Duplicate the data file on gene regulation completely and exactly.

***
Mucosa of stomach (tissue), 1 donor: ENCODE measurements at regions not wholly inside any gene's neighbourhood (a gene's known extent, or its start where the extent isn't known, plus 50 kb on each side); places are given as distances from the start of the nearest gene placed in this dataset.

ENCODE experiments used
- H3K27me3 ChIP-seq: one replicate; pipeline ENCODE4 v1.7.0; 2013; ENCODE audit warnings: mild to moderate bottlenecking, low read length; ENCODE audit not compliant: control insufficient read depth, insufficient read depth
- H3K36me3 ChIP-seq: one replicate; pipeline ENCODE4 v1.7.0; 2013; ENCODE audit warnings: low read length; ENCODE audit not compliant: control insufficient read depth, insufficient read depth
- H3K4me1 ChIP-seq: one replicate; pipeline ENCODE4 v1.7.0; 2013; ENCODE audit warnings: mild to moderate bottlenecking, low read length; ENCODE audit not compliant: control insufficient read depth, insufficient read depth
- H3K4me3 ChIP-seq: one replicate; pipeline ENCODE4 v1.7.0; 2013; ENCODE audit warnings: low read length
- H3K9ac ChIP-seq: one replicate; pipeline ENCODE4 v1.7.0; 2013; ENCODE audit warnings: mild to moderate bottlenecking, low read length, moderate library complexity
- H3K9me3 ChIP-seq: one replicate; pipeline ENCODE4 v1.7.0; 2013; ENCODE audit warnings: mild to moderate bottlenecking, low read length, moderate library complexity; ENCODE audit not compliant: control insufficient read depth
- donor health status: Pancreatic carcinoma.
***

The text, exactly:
Mucosa of stomach (tissue), 1 donor: ENCODE measurements at regions not wholly inside any gene's neighbourhood (a gene's known extent, or its start where the extent isn't known, plus 50 kb on each side); places are given as distances from the start of the nearest gene placed in this dataset.

ENCODE experiments used
- H3K27me3 ChIP-seq: one replicate; pipeline ENCODE4 v1.7.0; 2013; ENCODE audit warnings: mild to moderate bottlenecking, low read length; ENCODE audit not compliant: control insufficient read depth, insufficient read depth
- H3K36me3 ChIP-seq: one replicate; pipeline ENCODE4 v1.7.0; 2013; ENCODE audit warnings: low read length; ENCODE audit not compliant: control insufficient read depth, insufficient read depth
- H3K4me1 ChIP-seq: one replicate; pipeline ENCODE4 v1.7.0; 2013; ENCODE audit warnings: mild to moderate bottlenecking, low read length; ENCODE audit not compliant: control insufficient read depth, insufficient read depth
- H3K4me3 ChIP-seq: one replicate; pipeline ENCODE4 v1.7.0; 2013; ENCODE audit warnings: low read length
- H3K9ac ChIP-seq: one replicate; pipeline ENCODE4 v1.7.0; 2013; ENCODE audit warnings: mild to moderate bottlenecking, low read length, moderate library complexity
- H3K9me3 ChIP-seq: one replicate; pipeline ENCODE4 v1.7.0; 2013; ENCODE audit warnings: mild to moderate bottlenecking, low read length, moderate library complexity; ENCODE audit not compliant: control insufficient read depth
- donor health status: Pancreatic carcinoma.